Hello,  Everyone  – here’s the latest info on what’s been happening and what’s been seen around the Fundación’s land in the amazing Corredor Ecológico Llanganates-Sangay (CELLS). This corridor was the first to be nominated as such, in Ecuador, in January 1996 and we are proud to be helping protect and preserve this very important ecological site.

This month, in addition to the many regularly-spotted animals and plants seen in, on and around the land, have been seen the following:

 A banded coral pipe snake (Anilius scytale) which is rarely seen, and by some scientists thought no longer living in this part of Ecuador. This has now been seen twice by us on the land over a period of three years and has attracted the interest of herpetologists from Quito who we hope will join us for further investigation.

The black-eared fairy (Heliothryx auritus) which is a medium-sized tropical hummingbird. It has bright green upperparts, white underparts and a black mask.

The Wattled Guan (Aburria aburri ) which is is a large bird with a long tail, about 75 centimetres (30 in) long and weighing between 1,200 and 1,550 grams (42 and 55 oz). The plumage is black, the beak is blue and the feet are flesh-coloured. The International Union for the Conservation of Nature (IUCN) has assessed its conservation status as being “near threatened“.

The silver-tipped myotis (Myotis albescens) which is a species of mouse-eared bat found in a range of lowland habitats in the Americas.

And last, though by no means least! – a two metre long Bushmaster snake (Lachesis muta) was found at the roadside below the Fundación’s land and was rescued and released on the land up by the river. The bushmaster, like other pit vipers, has a special adaptation that helps them detect their warm-blooded prey. They have two heat-sensitive pits, one on each side of their heads, halfway between their eye and nostril. These pits allow the snake to sense the heat difference between a small mammal and the cooler rocks, plants and other objects in the area. It was a very healthy specimen and not too pleased to be handled. However, had it not been moved, and had almost any of the neighbours come by, it would not have survived. They are known to be rather venomous.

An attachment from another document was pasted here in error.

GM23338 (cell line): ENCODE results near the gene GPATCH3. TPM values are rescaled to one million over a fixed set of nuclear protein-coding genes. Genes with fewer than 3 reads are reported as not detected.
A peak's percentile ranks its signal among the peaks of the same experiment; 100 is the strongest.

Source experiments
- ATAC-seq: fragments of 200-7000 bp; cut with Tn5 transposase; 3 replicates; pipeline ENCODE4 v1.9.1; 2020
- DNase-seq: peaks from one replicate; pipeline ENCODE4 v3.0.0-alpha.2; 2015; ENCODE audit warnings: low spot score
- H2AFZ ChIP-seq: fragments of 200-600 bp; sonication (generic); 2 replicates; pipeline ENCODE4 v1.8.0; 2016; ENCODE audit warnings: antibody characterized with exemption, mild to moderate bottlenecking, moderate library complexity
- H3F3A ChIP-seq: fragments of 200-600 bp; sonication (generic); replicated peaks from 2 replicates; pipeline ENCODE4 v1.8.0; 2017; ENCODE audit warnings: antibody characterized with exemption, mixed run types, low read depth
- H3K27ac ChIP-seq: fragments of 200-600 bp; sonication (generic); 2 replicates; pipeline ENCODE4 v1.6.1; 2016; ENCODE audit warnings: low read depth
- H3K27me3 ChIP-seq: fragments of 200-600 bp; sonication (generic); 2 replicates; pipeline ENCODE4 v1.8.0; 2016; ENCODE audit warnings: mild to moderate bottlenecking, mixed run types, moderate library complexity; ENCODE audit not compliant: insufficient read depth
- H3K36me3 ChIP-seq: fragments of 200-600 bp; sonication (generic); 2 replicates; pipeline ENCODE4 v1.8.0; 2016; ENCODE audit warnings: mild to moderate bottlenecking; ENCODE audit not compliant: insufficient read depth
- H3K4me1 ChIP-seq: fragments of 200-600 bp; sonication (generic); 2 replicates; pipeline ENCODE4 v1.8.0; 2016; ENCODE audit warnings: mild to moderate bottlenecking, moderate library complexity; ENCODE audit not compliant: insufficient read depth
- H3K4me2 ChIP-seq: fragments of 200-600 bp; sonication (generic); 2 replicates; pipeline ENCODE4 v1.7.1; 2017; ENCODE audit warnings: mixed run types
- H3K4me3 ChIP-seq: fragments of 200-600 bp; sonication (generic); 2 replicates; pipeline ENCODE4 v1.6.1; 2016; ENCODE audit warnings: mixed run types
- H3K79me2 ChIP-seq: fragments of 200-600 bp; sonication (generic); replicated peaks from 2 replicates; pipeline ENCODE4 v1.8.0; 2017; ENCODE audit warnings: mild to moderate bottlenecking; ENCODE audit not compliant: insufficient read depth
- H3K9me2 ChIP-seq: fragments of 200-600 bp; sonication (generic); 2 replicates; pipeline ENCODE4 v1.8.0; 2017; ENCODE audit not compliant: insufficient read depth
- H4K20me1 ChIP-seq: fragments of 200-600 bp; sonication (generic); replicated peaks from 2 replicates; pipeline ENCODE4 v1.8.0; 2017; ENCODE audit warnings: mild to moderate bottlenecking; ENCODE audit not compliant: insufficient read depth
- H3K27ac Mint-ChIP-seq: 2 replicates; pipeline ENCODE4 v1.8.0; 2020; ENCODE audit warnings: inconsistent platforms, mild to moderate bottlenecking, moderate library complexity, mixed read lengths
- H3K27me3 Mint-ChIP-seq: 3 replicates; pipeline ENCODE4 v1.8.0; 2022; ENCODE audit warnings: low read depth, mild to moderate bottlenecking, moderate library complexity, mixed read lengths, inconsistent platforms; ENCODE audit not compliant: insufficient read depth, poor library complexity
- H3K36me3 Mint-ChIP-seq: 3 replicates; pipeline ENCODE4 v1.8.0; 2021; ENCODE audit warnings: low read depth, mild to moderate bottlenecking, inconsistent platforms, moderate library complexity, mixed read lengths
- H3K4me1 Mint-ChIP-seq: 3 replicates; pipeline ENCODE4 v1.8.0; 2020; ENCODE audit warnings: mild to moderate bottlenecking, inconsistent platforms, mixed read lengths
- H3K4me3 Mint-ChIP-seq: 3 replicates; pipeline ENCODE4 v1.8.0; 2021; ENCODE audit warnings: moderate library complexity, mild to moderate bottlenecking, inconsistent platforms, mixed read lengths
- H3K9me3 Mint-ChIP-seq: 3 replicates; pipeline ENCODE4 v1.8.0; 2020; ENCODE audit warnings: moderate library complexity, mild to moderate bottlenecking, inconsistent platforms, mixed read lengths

An estimated 130 different species of birds have been seen or heard, in, on, around and above the land – which is around 10% of the total for the whole of Ecuador!

We have, (mainly thanks to Glen!) managed to hold our Asemblea General (Annual General Meeting) for 2016 really early this year. Our accounts, annual report and work plans for the year were all fully approved and the elected Equipo Directivo (Management Committee) from the last AGM (held in December last year) confirmed in post. One amendment to note is that Carolina Socola was appointed to the committee in December when our long-standing supporter Fausto Muñoz stood down. Many thanks to Fausto for his committment and hard work on our behalf over the years and hopefully he will continue to be an active member of the group.

On the land, work has continued on moving materials thanks to Cyclops and his aides. We recently had a delivery of a lorry-load of sand to the entrance to the land and this is well on the way up to where the construction of the toilet/shower block is to be located. Plans are continuing and clearing also, around this area; general maintenance work has also been happening. We reckon to be looking at a filtered water system for the toilets/shower, and hope to be able to start further work on this very soon.